What are the consequences of sending Dutch weapons to Ukraine? ‘Russia may misinterpret this’

The Netherlands supports Ukraine in the fight against Russia by supplying weapons. A large number of European countries do the same. But how does Russia view that support? “The West could inadvertently be sucked into the conflict.”

Hundreds of weapons have already been sent to Ukraine, from anti-tank weapons to sniper rifles and anti-aircraft missiles. NATO, including the Netherlands, explicitly does not send any troops. The weapons are destined for the Ukrainian army.

No obligation

Adaja Stoetman is a European Defense researcher at the Clingendael Institute. She explains that the Netherlands should not have had to offer aid to Ukraine. “Ukraine is not a member of NATO and of the European Union. Therefore, we have no real obligation to assist the country.”

According to Stoetman, the West should therefore always think carefully about the way in which they want to support Ukraine. “Because action leads to reaction. Europe can make different choices. Economically by introducing sanctions, with political messages or by sending military support.”

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Historical

Europe mainly opted for a hard package of sanctions, but various countries are now also supplying Ukraine with weapons. Even the EU pays for weapons for the first time in history and then delivers them to Ukraine.

“That can be called historic. This shows Europe that it shows solidarity with Ukraine and that we do not accept that Russia simply violates the sovereignty and territorial integrity of an independent country.”

Researcher Adaja Stoetman and Russia expert Laura Starink talk at EenVandaag about the consequences of sending Dutch weapons to Ukraine

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On the side of Ukraine

By supplying only arms, the countries are officially abstaining from the war. “The European countries are not actively fighting. We support the Ukrainian army and do not contribute ourselves by sending troops,” emphasizes Stoetman.

However, there are certainly risks associated with this tactic. “Simply because Russia can interpret this as if the West is already involved in the war,” Stoetman explains. “Russia may therefore be of the opinion that the West has sided with Ukraine. This can lead to the West being unintentionally and undesirably drawn into the conflict.”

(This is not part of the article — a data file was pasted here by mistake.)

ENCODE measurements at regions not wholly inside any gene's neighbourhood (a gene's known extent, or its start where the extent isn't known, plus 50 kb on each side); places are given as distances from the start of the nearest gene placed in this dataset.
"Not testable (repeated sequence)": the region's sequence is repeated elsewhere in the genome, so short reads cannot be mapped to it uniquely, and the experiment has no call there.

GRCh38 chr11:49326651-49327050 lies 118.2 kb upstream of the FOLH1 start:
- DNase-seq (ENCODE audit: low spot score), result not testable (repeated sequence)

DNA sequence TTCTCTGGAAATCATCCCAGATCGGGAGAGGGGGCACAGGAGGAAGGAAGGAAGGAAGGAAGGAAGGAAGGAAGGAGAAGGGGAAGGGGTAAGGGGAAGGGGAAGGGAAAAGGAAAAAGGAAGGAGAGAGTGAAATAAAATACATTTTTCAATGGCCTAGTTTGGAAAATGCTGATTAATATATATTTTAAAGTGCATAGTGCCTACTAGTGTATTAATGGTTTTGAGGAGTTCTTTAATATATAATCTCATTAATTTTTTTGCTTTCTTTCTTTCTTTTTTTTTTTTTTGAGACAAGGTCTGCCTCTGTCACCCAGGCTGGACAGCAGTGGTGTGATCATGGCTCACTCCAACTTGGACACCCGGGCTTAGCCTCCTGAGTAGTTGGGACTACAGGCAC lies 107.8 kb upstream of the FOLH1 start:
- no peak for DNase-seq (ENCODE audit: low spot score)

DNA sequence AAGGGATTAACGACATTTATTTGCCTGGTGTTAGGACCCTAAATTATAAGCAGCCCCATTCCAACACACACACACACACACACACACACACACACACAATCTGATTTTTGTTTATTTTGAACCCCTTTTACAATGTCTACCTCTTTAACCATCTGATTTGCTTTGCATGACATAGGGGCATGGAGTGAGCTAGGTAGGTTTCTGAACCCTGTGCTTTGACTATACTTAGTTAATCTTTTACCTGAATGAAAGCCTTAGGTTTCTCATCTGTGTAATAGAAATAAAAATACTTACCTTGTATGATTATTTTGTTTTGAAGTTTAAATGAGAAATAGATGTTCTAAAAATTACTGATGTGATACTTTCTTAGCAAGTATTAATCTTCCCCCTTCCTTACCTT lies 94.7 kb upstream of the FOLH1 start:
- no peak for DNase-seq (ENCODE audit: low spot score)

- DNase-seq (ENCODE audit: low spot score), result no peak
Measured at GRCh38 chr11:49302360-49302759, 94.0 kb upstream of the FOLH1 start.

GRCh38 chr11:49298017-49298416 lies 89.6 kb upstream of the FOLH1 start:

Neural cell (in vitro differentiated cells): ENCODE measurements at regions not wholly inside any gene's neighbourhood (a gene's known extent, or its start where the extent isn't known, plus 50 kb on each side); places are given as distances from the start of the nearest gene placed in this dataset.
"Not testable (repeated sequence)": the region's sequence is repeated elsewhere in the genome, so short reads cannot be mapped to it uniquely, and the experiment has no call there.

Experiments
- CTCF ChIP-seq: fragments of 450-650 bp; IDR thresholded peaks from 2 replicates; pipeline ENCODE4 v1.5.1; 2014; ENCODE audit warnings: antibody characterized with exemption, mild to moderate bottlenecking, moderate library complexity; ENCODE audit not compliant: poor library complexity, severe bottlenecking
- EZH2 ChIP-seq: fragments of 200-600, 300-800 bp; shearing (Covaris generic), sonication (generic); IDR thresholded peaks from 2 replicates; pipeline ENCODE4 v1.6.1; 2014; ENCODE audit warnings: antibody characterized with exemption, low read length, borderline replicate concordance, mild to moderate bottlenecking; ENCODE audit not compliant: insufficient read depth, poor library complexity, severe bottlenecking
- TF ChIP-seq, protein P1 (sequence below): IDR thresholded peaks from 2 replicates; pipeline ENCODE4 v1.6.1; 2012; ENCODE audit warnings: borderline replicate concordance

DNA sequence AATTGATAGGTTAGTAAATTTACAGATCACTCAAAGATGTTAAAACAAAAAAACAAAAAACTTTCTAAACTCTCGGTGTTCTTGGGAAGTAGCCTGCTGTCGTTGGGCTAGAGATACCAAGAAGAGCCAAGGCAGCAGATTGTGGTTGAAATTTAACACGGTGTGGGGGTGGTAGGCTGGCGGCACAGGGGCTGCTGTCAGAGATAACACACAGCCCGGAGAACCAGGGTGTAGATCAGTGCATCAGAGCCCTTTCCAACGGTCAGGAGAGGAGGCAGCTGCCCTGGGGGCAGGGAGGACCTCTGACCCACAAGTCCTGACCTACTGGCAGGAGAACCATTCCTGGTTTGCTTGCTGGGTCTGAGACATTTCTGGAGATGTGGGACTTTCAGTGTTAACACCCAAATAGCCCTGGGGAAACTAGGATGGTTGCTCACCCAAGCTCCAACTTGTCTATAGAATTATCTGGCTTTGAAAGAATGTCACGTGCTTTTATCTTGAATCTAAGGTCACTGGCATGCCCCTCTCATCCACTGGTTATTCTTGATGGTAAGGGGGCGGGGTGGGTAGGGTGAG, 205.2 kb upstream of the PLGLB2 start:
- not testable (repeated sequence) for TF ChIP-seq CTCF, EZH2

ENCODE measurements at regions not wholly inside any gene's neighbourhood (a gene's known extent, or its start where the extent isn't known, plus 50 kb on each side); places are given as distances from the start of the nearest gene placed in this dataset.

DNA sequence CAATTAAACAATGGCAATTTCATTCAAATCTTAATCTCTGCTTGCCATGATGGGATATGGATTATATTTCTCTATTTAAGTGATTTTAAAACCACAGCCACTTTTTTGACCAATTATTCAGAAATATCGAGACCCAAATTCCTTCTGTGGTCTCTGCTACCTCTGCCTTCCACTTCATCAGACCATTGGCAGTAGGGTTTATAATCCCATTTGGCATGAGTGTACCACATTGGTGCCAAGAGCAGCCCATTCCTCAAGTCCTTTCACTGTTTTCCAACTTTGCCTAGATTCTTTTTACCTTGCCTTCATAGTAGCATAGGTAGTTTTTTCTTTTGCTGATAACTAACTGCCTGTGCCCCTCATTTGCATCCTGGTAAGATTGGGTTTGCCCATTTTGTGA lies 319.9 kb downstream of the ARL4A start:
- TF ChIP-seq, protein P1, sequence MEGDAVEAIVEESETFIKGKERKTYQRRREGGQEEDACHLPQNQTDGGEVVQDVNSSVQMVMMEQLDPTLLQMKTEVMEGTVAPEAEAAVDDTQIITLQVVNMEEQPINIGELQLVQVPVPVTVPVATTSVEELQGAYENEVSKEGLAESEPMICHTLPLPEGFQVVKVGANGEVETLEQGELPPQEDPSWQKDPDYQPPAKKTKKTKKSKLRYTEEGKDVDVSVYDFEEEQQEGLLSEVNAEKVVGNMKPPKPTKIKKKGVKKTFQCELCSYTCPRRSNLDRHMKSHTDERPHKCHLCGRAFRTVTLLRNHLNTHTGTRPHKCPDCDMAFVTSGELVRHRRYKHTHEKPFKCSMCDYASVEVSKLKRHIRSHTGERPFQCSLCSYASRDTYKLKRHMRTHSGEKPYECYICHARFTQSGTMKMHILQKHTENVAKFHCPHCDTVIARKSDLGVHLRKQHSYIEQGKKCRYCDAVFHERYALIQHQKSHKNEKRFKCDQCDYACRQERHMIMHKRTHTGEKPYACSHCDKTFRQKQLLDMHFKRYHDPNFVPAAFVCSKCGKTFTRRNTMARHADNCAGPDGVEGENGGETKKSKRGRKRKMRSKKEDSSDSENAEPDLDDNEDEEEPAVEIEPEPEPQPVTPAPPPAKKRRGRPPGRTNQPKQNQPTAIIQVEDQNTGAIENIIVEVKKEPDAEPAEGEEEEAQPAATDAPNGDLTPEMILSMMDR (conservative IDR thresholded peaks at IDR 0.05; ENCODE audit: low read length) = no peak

Muscle language on Twitter

In addition, European countries are absolutely not secretive about how they help Ukraine. The Ministry of Defense posts the number of weapons that will be delivered and the time of departure publicly on Twitter. Minister Kajsa Ollongren proudly shares that himself, with muscle-emoji and all.

Stoetman understands why this happens. “You do this mainly for a domestic effect. It is good for transparency in the Netherlands and accountability to parliament. It shows that they are not standing on the sidelines, but are actively making efforts to support Ukraine.”

Looking in the cards

Yet all this information towards Russia may be less sensible. “It’s not very strategic,” says Stoetman. “It allows you to look at your cards. Because of this, Russia knows exactly which weapons are delivered where and when.”

It gives the country an advantage in battle. “So it would be wiser not to announce this publicly anymore.”

Troops to the East

While it is now limited to weapons, there is a chance that more Dutch troops will move east. However, these will not end up in Ukraine. “If NATO calls for this, you will see that more troops are sent to NATO’s eastern flank. For example, to Lithuania, where the Netherlands is already present, but it could also be to Poland or Romania.”

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“NATO hopes that this will deter Russia. It clearly shows that Russia should not try to enter NATO territory. NATO wants to prevent that at all times.”

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